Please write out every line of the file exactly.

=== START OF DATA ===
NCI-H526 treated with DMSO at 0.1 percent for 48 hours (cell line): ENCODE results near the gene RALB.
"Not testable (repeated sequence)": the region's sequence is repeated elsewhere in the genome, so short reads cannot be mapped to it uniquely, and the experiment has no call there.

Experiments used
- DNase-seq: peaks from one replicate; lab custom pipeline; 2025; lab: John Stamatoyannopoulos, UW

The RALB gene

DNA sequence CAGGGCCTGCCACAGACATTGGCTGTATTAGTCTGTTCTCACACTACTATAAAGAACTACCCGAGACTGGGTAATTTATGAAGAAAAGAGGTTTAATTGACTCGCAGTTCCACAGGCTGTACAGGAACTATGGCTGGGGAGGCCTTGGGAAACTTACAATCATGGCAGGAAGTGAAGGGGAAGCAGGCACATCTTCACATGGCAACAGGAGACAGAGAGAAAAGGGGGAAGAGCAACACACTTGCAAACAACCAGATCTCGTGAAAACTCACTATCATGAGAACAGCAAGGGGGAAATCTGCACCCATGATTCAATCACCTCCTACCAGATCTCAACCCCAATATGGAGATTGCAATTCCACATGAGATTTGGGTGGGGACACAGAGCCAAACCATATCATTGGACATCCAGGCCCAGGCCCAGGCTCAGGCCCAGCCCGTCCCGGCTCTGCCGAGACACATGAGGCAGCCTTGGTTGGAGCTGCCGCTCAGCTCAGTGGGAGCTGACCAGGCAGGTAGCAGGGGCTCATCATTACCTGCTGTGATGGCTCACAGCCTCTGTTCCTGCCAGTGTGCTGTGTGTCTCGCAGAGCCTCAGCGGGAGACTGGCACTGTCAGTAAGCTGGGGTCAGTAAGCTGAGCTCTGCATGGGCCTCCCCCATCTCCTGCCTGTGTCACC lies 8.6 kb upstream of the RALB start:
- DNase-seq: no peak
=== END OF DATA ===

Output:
NCI-H526 treated with DMSO at 0.1 percent for 48 hours (cell line): ENCODE results near the gene RALB.
"Not testable (repeated sequence)": the region's sequence is repeated elsewhere in the genome, so short reads cannot be mapped to it uniquely, and the experiment has no call there.

Experiments used
- DNase-seq: peaks from one replicate; lab custom pipeline; 2025; lab: John Stamatoyannopoulos, UW

The RALB gene

DNA sequence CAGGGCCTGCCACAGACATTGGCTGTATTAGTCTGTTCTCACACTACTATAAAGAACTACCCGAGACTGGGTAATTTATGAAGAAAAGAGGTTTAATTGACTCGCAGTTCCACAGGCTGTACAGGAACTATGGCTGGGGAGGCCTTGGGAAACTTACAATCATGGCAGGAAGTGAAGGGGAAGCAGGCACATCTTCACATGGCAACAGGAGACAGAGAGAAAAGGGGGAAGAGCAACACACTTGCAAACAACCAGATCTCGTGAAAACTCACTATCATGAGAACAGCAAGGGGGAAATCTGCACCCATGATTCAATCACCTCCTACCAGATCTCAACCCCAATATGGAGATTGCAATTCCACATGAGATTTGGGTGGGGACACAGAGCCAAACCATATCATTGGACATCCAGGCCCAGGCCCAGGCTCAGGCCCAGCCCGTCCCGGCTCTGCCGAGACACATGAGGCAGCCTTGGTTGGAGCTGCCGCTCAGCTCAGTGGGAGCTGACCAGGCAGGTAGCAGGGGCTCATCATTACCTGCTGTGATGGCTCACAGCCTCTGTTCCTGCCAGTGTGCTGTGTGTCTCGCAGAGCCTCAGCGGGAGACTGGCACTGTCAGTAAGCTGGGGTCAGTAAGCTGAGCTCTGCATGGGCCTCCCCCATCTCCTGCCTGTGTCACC lies 8.6 kb upstream of the RALB start:
- DNase-seq: no peak